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March 05, 2015

Q&A: Fatima Bhutto on ‘Democracy’

Text by Nittal Chandarana

Acclaimed author Fatima Bhutto tells us about her new e-Single, Democracy, and the trials of being a female author today

  • Cover for Democracy by Fatima Bhutto
  • IMG_4114

With the attention span of the reader gradually decreasing, Penguin Books has found a win-win solution for all. In its new offering of e-Singles is Democracy, a racy short story by Fatima Bhutto dramatising an incident in the political world of Pakistan. Intense, gripping and almost subjecting the reader to a climactic drum roll (or maybe that’s just the influence of a weekend screening of Whiplash), Democracy packs a punch. Here’s the emphatic author telling Verve about the story, writing influences and the coup of the digital world over print.

1. Where did Democracy come from?
It began with the idea of the Brigadier – a man involved in his own very personal drama being called up to storm an airport ahead of a coup d’etat. It’s a political story, but a funny one I hope….

2. Are any of the characters inspired by real life? If so, to what extent?
All the characters are fictional though the event is based on real life – the 1999 coup of General Pervez Musharraf.

3. Do you prefer writing novels or short stories?
I love fiction – just as with reading it, the form doesn’t matter. Fiction itself, in any shape or format, is enjoyable and exciting to me.

4. How much does your country of birth impact your writing?
The country of my birth is Afghanistan. I was born in Kabul. I grew up in Damascus and was 11 when my family returned to Pakistan. So far what I have written reflects a rootlessness, a searching that comes with such a childhood more than any one place. Pakistan certainly impacts my writing, in many ways it’s a character in a lot of my work. Sometimes it’s been a loud and present character and sometimes it’s just a shadow.

5. Spending your childhood in multiple places – has that made any difference to you, as an author?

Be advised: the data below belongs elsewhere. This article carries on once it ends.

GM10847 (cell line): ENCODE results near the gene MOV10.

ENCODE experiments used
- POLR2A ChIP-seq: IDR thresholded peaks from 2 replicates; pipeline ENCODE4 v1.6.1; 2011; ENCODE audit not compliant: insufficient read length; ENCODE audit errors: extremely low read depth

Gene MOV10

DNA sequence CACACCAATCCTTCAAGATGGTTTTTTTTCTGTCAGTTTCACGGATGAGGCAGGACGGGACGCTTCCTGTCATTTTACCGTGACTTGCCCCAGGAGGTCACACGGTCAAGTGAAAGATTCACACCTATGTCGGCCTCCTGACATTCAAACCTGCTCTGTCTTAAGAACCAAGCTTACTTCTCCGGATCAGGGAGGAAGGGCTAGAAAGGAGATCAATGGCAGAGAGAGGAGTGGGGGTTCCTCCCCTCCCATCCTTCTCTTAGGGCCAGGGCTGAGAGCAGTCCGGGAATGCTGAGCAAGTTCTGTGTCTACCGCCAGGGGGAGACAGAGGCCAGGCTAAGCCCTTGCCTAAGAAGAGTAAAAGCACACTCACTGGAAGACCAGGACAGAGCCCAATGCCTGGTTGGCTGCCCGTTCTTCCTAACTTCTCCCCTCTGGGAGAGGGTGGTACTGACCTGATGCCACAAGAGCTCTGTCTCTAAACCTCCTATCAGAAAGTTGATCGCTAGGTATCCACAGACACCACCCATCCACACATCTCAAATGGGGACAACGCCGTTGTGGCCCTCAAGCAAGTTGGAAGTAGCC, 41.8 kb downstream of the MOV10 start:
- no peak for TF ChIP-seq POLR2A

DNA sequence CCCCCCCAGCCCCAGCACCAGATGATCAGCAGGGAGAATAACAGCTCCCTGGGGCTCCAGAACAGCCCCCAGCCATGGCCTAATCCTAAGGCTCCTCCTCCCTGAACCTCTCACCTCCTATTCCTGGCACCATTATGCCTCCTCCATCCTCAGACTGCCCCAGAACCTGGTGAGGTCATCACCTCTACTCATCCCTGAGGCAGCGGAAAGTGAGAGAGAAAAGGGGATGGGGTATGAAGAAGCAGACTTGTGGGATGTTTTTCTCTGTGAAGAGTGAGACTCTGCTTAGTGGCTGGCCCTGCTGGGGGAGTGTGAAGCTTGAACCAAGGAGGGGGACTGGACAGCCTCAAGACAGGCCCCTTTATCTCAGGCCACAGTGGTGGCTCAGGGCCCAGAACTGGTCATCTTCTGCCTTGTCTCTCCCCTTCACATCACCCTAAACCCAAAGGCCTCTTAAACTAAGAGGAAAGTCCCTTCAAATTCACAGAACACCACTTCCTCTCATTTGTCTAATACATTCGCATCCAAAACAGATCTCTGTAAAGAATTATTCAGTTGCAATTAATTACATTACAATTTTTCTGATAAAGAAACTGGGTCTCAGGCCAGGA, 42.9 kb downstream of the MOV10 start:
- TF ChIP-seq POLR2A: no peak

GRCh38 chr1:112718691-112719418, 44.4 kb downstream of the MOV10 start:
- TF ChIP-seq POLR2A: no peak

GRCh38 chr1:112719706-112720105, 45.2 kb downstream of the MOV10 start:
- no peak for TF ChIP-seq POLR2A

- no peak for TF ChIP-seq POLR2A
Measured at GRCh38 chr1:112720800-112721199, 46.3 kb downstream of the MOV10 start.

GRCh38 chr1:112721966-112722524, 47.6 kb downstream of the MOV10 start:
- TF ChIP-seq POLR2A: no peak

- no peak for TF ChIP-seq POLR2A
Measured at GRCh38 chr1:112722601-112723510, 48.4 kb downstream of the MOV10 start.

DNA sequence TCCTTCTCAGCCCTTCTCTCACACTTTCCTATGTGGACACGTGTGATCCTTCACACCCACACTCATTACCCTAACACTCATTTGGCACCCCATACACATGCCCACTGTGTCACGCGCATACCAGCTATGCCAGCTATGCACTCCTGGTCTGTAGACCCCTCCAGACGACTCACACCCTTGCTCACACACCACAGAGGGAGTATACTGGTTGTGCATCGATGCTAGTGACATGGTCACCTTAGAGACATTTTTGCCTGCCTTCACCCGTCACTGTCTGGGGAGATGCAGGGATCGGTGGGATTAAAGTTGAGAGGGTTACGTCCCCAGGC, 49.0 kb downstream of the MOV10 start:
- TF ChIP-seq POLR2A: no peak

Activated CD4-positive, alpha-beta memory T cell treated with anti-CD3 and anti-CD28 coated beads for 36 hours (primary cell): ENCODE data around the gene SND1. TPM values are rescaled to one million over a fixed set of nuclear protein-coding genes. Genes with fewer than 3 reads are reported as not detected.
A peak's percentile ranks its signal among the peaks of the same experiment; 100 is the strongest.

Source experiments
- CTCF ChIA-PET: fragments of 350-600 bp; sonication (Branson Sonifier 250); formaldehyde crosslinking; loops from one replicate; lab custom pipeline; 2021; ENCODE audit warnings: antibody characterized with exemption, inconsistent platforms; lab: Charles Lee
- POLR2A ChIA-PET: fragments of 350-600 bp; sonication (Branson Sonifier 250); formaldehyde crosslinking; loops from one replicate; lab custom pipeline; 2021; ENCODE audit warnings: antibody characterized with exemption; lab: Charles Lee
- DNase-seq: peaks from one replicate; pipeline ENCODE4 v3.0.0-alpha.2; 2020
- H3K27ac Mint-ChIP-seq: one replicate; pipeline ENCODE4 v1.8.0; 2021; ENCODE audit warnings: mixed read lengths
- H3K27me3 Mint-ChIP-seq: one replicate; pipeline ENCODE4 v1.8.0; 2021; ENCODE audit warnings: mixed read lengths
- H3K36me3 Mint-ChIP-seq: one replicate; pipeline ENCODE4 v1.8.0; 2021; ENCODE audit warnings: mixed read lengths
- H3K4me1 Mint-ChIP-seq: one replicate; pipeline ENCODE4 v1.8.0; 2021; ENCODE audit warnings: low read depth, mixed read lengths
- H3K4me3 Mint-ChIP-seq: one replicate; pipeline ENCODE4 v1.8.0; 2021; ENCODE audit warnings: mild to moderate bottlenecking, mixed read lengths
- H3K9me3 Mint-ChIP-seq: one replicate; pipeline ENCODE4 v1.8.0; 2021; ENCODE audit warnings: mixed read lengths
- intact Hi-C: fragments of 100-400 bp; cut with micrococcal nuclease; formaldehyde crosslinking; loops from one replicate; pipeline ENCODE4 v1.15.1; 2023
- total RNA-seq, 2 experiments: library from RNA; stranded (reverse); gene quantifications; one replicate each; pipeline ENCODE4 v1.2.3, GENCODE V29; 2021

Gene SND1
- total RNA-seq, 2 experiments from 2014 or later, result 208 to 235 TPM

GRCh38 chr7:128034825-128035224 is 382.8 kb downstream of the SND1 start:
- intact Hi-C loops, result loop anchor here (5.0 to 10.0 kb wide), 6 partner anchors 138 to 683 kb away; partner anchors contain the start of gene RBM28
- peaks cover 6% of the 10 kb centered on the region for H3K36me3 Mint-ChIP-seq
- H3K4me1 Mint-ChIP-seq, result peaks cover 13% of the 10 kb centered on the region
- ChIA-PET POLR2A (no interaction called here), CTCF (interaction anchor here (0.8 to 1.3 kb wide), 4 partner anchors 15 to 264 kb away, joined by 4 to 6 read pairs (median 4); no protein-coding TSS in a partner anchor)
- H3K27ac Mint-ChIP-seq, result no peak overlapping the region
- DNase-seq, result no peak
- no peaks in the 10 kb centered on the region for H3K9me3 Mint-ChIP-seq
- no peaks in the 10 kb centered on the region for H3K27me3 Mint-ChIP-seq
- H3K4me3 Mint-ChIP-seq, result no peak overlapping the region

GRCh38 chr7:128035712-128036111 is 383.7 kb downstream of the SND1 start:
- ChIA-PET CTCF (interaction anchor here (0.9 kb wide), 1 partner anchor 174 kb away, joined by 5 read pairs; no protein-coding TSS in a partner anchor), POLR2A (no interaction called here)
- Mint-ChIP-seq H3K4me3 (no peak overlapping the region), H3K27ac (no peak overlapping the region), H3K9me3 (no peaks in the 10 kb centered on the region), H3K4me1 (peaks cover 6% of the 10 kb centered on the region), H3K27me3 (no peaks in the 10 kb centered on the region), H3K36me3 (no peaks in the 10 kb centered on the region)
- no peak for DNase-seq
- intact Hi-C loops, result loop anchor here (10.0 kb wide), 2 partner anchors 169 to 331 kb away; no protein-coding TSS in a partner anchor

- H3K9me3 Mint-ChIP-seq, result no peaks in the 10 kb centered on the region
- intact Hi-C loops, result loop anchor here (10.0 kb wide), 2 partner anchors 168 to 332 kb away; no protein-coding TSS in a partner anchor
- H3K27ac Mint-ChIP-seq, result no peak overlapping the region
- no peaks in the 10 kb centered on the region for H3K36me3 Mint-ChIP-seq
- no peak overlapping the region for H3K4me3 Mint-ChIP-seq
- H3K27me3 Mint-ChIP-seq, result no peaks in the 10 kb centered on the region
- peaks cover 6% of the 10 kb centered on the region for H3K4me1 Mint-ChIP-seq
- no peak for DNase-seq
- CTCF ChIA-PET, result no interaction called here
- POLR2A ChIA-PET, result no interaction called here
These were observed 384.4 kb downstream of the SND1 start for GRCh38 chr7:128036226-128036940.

Yes certainly, it opens your eyes to the world. Your perspective is always shifting and questioning your environment. Belonging is something that I have touched upon in my writing, as well as the constant struggle with the idea of ‘home’.

6. What’s one genre that you are waiting to try and one that you would never touch?
That’s a good question. I just read two long poems written as novels – Soon by Alba Arikha and The Broken Word by Adam Foulds. That might be interesting to try. I’m not sure there’s a genre I would never touch…though I’m probably not going to do science fiction any time soon.

7. What are the challenges of being a female writer today?
Writing is an exercise in freedom for me, it’s a space where I feel most free. But being a young woman in our part of the world, or perhaps any part, is difficult. There are always people lined up to tell you, ‘no’ – ‘no, don’t say that’, ‘no, don’t do that’, ‘no, don’t think that’. I don’t know if it’s particular to women writers but I hate the idea that people try to limit expression and dictate the kind of things one should and shouldn’t say.

8. Who are some of the contemporary authors from your country whose writing you admire? Any others?
There are so many great Pakistani writers – Mohammad Hanif, Bilal Tanweer, of course Kamila Shamsie, and so many others. It’s very inspiring to see how much brave writing is coming from Pakistan and from South Asia. I am an eternal Jerry Pinto fan after reading Em and the Big Hoom. Romesh Gunesekera is another great writer — I did a talk with him at the Singapore Literature Festival and laughed non-stop.

9. With this new format of storytelling, do you see the digital medium taking over print?
I hope not – I like both. I love books that you can touch and feel (and love bookstores) but I also love the ability to access books wherever I am and to be able to carry whole libraries with me. I hope they will exist and thrive side by side.

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